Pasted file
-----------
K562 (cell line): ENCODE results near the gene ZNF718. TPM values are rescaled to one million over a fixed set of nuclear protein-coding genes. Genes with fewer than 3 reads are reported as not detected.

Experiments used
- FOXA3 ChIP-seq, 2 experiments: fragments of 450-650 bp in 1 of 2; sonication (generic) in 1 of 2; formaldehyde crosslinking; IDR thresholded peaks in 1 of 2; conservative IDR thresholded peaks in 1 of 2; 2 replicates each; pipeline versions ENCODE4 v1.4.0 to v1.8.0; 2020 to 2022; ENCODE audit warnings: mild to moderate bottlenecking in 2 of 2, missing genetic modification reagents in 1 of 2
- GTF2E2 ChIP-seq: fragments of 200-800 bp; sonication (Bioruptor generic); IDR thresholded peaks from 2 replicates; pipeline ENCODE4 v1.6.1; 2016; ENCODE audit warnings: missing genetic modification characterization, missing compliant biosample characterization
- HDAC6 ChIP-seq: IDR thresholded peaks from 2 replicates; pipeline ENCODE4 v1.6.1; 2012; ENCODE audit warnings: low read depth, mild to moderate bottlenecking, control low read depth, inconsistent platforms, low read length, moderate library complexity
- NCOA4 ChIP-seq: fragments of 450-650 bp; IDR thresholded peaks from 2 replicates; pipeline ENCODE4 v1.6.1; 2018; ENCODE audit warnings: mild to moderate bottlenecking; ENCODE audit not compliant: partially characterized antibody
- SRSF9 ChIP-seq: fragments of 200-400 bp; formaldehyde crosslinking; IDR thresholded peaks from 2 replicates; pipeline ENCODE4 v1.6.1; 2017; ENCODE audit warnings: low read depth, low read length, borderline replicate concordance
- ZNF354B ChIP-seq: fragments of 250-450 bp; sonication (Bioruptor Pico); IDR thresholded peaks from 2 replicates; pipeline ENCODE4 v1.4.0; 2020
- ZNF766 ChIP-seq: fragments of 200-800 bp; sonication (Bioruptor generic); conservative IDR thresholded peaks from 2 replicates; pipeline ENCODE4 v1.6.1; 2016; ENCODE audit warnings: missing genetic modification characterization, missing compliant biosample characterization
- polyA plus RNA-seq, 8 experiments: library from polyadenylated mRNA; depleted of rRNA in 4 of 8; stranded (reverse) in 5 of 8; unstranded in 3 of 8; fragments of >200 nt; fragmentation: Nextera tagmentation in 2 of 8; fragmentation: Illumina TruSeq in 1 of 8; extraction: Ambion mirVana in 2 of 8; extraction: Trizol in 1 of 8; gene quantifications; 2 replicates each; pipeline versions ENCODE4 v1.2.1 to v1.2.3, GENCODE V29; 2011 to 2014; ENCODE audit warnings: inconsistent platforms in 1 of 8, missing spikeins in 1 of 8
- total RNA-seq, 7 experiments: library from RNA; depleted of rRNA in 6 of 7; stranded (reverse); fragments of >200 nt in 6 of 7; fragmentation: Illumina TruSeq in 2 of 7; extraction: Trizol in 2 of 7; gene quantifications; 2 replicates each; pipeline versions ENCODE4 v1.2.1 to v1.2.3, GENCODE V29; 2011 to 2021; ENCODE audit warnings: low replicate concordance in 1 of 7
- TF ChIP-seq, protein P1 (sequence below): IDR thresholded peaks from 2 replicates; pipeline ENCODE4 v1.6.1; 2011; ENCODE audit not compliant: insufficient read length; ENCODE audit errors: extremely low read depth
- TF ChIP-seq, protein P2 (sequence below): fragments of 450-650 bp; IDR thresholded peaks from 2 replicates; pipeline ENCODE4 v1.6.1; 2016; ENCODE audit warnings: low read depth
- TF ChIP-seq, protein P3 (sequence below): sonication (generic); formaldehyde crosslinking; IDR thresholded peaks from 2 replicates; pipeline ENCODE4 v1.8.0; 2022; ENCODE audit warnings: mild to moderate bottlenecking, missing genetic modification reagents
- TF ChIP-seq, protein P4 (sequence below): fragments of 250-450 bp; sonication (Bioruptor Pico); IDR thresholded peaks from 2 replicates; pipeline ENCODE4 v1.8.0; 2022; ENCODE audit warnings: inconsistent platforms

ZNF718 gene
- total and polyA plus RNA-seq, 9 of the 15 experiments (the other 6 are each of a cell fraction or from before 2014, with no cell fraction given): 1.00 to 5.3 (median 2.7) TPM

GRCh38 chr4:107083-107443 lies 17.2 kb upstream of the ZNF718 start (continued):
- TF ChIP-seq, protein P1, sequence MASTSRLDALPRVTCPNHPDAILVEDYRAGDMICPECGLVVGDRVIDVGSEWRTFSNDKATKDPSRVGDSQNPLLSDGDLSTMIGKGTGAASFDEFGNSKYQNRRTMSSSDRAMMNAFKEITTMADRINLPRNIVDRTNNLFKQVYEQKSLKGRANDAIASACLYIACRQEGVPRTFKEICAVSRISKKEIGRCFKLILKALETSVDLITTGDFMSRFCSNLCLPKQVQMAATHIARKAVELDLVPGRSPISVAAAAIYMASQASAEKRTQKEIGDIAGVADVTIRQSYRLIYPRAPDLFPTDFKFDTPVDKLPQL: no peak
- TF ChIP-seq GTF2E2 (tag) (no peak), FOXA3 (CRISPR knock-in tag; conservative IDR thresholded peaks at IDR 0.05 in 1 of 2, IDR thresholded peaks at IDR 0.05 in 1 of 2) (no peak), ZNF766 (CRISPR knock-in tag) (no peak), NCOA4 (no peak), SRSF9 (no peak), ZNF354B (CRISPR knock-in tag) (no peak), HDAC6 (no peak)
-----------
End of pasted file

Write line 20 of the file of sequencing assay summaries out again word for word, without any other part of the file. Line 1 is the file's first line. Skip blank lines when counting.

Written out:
- TF ChIP-seq GTF2E2 (tag) (no peak), FOXA3 (CRISPR knock-in tag; conservative IDR thresholded peaks at IDR 0.05 in 1 of 2, IDR thresholded peaks at IDR 0.05 in 1 of 2) (no peak), ZNF766 (CRISPR knock-in tag) (no peak), NCOA4 (no peak), SRSF9 (no peak), ZNF354B (CRISPR knock-in tag) (no peak), HDAC6 (no peak)